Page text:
The Name of the Mule, and His Pedigree

John Hartwell

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from "Reminiscences of an Army Mule," (1886) by John McElroy (author of Si Klegg, Andersonville, et, etc)

You do not know Me. Permit Me to introduce Myself: I am a Mule.
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My proper name is doubtless desired, but how can I give it? I have had more different names than would make several pages of a directory, and as memory throws back a searching ray over that tumultuous waste of sultry epithets, it is difficult to discover an exactly proper name in the whole scorching list bestowed upon Me. Every man or boy, without regard to race, color, or condition of rectitude, with whom I have had even temporary relations as owner or driver, has bestowed on Me a new name, as highly seasoned as his vocabulary for exasperating occasions permitted.
The number of those who have been able to speak of Me simply as "that Mule," without lugging in some allusion to future destruction of soul and body, has been exceedingly small. This intimate association of Myself in men's minds with that white hot eternity which awaits sinners has puzzled Me much. I am at a loss to account for it. One of My owners, a Methodist, with strong scruples against profanity christened me "Backslider," that he might have an opportunity of explaining to the casual inquirer that it was because I was ''so near h__l." As this is probably the least offensive of the whole list of appellations, let us consider it My name.
The story of My birth, ingenuous youth, and ripening into adult usefulness is soon told.
In blood and pedigree I enter the convention with all the big delegations solid for Me, and My fellows having the last turn at the tally sheets. Some of the noblest blood of Old Castile coursed through My father's patrician veins, his ancestor was of Moorish stock, and, like millions of other *****, “came over with the Conquerors" into Spain. In fact, he bore one of those iron-bound old marauders on his galled back. In that service he of necessity cultivated a frugal taste for the pungent thistle and the stomach-tilling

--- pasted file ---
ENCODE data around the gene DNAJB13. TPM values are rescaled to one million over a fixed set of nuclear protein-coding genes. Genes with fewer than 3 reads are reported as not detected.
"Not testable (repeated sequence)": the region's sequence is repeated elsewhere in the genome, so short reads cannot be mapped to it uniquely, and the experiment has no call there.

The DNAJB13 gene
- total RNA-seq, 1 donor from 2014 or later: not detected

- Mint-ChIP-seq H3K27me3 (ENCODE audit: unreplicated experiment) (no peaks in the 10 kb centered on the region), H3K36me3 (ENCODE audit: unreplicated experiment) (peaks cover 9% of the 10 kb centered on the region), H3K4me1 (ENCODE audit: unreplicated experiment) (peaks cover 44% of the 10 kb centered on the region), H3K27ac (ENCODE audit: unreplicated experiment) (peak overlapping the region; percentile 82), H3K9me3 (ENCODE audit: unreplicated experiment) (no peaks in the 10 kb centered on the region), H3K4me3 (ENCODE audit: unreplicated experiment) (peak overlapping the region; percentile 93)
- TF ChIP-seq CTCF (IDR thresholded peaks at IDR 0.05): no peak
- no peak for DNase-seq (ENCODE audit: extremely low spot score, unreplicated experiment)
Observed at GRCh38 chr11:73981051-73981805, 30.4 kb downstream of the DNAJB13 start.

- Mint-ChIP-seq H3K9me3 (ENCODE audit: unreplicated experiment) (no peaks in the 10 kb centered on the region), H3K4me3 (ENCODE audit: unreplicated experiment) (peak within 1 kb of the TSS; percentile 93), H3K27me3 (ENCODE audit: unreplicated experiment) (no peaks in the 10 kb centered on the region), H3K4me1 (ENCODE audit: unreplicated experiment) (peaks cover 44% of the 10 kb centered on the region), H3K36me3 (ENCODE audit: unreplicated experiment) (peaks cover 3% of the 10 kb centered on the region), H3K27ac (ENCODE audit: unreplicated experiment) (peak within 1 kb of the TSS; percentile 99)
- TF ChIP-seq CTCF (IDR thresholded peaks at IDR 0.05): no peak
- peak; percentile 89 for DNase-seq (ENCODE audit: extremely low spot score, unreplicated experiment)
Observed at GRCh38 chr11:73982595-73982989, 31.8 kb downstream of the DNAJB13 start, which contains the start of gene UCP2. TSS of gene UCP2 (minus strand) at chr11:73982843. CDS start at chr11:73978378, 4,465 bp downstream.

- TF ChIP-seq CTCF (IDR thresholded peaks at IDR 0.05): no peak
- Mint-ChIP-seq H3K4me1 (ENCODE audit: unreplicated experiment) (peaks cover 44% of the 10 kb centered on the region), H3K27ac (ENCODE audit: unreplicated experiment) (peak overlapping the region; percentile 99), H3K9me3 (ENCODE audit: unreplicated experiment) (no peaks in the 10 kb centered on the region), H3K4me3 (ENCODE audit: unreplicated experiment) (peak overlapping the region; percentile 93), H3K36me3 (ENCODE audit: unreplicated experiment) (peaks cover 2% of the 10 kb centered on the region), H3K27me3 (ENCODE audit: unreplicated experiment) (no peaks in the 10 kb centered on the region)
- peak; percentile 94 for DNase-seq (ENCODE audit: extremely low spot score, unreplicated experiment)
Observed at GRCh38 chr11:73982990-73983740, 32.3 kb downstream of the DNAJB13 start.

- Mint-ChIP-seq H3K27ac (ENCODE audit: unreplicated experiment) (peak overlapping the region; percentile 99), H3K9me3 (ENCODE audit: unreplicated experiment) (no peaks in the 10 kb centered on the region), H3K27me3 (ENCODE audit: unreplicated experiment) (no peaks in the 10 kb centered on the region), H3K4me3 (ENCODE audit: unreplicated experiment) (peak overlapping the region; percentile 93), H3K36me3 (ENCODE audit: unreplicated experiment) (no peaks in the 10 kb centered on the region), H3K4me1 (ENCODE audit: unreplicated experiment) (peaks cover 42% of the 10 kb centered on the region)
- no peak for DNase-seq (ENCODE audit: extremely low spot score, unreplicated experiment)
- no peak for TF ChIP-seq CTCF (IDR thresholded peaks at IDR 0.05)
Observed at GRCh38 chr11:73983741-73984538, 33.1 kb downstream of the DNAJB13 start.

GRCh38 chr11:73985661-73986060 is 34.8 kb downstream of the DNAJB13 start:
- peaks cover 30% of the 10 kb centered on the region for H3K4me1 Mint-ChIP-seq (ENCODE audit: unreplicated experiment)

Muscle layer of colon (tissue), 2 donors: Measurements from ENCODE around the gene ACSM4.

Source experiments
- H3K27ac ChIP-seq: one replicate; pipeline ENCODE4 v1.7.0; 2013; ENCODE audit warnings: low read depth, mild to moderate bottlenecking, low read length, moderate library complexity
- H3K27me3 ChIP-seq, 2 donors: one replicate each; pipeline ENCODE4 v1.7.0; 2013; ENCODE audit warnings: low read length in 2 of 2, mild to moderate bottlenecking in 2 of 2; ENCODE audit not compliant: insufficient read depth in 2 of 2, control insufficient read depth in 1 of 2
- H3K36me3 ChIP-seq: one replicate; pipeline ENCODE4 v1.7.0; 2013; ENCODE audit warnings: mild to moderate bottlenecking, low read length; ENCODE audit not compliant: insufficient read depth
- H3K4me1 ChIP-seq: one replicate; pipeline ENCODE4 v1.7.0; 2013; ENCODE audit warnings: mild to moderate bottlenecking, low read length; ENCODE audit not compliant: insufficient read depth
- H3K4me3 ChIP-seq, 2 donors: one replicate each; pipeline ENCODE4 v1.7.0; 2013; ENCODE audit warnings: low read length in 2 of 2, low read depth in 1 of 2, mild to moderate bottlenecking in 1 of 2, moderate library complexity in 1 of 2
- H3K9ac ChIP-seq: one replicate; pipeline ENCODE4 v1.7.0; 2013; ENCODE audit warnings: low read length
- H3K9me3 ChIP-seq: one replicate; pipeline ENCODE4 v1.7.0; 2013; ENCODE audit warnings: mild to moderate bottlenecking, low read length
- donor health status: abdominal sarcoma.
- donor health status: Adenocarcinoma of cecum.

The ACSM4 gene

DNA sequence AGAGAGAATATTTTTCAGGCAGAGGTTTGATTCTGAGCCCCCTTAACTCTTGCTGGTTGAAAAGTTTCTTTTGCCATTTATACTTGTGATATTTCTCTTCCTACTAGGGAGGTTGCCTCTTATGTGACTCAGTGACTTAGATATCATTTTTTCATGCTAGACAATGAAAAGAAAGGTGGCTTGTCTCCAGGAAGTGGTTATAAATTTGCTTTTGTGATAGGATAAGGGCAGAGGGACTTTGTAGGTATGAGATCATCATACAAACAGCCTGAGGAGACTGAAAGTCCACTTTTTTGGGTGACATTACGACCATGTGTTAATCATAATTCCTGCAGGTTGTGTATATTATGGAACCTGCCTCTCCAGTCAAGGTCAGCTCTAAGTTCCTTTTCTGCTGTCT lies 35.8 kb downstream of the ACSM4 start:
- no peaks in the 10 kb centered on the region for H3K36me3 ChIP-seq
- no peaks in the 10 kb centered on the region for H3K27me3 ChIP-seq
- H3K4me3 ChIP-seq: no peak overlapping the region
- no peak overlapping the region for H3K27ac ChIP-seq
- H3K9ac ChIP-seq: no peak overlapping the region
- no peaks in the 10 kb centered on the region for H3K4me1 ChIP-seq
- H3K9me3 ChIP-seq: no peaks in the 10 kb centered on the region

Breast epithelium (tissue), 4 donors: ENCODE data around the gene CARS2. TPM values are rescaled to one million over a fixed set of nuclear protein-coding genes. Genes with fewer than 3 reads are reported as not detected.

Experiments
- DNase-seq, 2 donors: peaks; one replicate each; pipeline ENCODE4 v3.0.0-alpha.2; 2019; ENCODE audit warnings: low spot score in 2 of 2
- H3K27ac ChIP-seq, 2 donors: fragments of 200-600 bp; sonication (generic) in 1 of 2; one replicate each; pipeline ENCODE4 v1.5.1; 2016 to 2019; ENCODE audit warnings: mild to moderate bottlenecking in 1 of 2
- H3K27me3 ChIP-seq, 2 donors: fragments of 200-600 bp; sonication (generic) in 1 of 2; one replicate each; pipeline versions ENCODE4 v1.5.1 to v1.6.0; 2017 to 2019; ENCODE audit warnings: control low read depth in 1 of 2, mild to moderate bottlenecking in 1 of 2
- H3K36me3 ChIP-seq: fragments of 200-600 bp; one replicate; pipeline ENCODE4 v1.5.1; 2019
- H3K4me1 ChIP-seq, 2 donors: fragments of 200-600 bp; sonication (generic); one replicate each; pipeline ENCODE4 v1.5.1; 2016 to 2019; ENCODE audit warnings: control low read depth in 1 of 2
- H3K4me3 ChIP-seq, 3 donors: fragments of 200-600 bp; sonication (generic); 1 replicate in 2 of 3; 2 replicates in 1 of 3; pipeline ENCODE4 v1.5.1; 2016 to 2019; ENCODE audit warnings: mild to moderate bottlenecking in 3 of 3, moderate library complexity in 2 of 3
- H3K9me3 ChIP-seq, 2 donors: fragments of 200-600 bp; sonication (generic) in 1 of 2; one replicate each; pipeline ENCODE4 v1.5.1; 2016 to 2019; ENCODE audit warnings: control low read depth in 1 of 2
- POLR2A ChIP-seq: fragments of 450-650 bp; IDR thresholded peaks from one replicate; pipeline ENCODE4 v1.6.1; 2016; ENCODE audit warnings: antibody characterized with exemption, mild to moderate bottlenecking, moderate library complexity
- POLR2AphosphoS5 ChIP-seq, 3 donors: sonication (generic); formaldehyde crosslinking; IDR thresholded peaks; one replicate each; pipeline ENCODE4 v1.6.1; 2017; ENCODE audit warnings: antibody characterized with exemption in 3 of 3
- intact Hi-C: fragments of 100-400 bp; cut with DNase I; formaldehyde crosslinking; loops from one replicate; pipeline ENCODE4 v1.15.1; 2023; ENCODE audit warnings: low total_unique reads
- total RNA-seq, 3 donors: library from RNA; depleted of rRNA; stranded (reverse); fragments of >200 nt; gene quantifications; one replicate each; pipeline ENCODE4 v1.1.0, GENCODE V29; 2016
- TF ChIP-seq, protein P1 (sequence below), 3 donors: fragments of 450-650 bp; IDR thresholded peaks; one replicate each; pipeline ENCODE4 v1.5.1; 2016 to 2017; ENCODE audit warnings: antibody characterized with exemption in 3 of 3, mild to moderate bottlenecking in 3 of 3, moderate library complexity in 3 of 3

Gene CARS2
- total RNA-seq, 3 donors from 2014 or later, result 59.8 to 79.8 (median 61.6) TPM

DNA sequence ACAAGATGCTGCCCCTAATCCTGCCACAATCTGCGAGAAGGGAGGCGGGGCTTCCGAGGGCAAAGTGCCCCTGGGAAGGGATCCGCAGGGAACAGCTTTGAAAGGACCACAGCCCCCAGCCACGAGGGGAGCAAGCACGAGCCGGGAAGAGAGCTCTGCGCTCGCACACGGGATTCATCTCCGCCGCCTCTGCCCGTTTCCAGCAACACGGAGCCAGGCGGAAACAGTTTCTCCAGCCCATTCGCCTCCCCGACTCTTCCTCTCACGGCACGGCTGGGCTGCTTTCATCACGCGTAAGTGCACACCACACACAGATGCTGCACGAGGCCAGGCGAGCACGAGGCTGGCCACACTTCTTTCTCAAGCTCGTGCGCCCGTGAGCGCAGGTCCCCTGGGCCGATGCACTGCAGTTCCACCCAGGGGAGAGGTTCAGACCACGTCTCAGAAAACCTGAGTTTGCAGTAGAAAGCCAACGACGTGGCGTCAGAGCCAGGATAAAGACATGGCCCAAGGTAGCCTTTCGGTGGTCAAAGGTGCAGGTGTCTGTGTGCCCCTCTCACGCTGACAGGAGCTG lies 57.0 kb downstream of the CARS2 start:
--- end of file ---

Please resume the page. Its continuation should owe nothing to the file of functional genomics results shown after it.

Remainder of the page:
burdock, which still characterize his descendants.
My mother was a giddy young creature, whose handsome head was filled with distracting nonsense, which made her ripe for captivation by my father's grandiose foreign airs and boast of noble blood. She had the usual experience of indiscreet young females
who stoop to folly.
And find too late that ***** bray.
She did not realize the depth of her humiliation, however, until I appeared upon the scene and she had to endure invidious comparisons between me and the offspring of others who moved in her set. As a mule colt is more ugly, if possible, than a new born lamb, it is hard even for a mother's love to see any beauty in it. There seems to have been some fearful mistake in construction, by which the parts of two very different-sized animals have been mixed up. The body is the right size, but the legs and ears seem gotten up as Western cities make their public improvements: with a view to future needs.
As is apt to be the case with her charming but frequently unreasonable sex, My mother reveled in the belief that, instead of being herself to blame for anything, she was the innocent victim of some one else's ill-usage, and that my uncomeliness was the result of a deliberate conspiracy on the part of my sire and myself to deeply wound and humiliate her.
Most of John McElroy's other serialized writings have been re-printed in book form. For some reason, these delightful Reminiscences of an Army Mule have not. The series is subtitled "Dissolving Views of the War Photographed From the Rear," and present Backslider's wry, insightful, and always honest recollections of army life, interspersed with vignettes of the many people with whom he comes into contact. Mule's story is serialized, as was the more famous Si Klegg, and other of McElroy's works, in The National Tribune, beginning in February 1886. I am trying to assemble a complete run, and will likely transcribe and post excerpts from time to time.
 
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